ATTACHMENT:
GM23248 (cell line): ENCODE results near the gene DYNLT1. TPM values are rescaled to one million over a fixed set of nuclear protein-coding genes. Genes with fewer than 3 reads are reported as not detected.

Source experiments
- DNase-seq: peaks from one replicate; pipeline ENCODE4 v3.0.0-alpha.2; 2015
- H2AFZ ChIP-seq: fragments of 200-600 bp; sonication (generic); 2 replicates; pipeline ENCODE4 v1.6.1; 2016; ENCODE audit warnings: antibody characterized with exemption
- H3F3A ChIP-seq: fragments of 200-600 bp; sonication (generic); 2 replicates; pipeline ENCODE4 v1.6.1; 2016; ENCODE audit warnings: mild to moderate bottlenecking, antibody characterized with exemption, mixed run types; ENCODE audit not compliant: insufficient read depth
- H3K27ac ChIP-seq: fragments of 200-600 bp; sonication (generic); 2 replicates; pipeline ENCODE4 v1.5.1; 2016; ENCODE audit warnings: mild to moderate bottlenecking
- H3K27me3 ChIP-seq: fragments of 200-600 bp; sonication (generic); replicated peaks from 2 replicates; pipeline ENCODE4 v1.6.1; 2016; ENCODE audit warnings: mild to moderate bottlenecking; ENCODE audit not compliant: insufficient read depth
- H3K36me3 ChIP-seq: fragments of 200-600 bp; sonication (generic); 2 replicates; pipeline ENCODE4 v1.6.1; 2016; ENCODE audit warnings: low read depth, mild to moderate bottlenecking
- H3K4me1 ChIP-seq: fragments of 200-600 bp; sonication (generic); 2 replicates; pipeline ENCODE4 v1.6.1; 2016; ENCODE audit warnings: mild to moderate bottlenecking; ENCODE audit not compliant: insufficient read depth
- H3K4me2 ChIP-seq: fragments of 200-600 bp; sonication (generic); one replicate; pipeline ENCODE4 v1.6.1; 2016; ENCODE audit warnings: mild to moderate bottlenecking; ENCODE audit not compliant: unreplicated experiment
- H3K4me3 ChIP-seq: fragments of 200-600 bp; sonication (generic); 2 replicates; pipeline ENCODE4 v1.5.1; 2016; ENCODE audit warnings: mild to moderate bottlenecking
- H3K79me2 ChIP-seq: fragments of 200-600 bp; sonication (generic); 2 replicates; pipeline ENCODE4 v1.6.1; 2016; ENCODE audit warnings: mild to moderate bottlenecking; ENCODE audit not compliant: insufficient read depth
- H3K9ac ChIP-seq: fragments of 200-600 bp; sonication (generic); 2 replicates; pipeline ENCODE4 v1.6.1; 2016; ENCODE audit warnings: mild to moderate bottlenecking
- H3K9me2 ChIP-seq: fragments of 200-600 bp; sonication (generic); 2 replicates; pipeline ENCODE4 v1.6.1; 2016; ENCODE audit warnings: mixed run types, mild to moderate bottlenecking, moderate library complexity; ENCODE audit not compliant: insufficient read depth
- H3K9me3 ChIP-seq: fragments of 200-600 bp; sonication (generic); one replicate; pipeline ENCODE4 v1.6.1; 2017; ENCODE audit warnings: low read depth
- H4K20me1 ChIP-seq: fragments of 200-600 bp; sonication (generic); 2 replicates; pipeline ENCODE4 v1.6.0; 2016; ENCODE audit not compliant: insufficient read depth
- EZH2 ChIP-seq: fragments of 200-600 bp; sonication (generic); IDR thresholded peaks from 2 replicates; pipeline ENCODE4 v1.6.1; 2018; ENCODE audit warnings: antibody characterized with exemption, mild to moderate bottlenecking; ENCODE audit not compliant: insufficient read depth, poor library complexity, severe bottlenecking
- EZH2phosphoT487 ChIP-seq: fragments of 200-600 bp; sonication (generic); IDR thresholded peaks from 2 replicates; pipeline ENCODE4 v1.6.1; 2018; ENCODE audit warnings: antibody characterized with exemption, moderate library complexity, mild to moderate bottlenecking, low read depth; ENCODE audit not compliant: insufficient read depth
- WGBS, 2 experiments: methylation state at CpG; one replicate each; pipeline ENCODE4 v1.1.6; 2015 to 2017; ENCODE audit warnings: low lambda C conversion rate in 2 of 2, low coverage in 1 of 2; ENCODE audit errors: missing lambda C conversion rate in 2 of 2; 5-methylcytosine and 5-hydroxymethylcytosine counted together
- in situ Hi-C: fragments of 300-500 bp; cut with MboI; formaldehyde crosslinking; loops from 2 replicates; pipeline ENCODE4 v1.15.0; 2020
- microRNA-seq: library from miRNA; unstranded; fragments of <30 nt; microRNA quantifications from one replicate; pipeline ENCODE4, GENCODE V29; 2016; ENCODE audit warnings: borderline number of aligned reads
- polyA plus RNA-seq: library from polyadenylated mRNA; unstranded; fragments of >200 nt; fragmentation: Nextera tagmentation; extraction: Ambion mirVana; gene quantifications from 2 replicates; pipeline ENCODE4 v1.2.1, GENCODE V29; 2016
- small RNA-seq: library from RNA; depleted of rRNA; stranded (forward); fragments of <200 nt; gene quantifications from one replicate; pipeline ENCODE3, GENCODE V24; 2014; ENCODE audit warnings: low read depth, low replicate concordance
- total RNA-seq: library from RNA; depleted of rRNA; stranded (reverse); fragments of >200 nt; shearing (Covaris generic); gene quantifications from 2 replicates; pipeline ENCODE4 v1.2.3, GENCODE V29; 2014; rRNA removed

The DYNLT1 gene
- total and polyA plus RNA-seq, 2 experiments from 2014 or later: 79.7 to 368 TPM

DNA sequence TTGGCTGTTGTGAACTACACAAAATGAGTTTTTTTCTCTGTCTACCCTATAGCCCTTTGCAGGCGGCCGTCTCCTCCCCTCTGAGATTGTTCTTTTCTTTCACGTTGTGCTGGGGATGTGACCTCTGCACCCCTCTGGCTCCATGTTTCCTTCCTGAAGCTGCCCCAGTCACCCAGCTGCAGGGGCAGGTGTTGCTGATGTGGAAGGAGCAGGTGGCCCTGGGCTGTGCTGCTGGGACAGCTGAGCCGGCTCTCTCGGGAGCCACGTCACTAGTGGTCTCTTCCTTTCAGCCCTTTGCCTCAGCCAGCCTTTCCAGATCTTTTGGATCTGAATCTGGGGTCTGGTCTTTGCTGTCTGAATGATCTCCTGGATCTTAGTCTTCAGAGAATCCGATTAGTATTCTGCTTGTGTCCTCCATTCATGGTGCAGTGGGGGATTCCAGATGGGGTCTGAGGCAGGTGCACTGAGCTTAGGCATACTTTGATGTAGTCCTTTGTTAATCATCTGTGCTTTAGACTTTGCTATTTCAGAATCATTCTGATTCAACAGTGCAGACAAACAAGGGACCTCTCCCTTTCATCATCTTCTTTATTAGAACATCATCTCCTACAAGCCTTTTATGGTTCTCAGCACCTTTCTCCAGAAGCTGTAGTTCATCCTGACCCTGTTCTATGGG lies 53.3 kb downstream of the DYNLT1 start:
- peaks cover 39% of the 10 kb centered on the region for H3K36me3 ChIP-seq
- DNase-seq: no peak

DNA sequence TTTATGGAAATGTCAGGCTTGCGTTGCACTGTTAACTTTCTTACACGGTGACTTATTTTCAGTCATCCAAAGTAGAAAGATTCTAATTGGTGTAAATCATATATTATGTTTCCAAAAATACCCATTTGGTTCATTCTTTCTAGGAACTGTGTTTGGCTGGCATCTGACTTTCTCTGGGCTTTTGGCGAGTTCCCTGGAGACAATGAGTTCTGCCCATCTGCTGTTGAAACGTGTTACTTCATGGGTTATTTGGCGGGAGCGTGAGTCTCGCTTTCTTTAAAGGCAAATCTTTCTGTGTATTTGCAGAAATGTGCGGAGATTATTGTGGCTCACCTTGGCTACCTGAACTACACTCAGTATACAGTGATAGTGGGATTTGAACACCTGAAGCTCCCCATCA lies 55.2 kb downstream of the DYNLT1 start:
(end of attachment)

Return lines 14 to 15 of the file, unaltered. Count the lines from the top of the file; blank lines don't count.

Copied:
- H3K9me2 ChIP-seq: fragments of 200-600 bp; sonication (generic); 2 replicates; pipeline ENCODE4 v1.6.1; 2016; ENCODE audit warnings: mixed run types, mild to moderate bottlenecking, moderate library complexity; ENCODE audit not compliant: insufficient read depth
- H3K9me3 ChIP-seq: fragments of 200-600 bp; sonication (generic); one replicate; pipeline ENCODE4 v1.6.1; 2017; ENCODE audit warnings: low read depth